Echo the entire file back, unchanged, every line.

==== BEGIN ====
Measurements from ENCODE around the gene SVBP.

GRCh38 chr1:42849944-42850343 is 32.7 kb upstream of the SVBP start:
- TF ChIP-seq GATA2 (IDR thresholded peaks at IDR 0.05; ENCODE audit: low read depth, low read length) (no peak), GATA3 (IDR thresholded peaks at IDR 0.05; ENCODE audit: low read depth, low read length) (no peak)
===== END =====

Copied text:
Measurements from ENCODE around the gene SVBP.

GRCh38 chr1:42849944-42850343 is 32.7 kb upstream of the SVBP start:
- TF ChIP-seq GATA2 (IDR thresholded peaks at IDR 0.05; ENCODE audit: low read depth, low read length) (no peak), GATA3 (IDR thresholded peaks at IDR 0.05; ENCODE audit: low read depth, low read length) (no peak)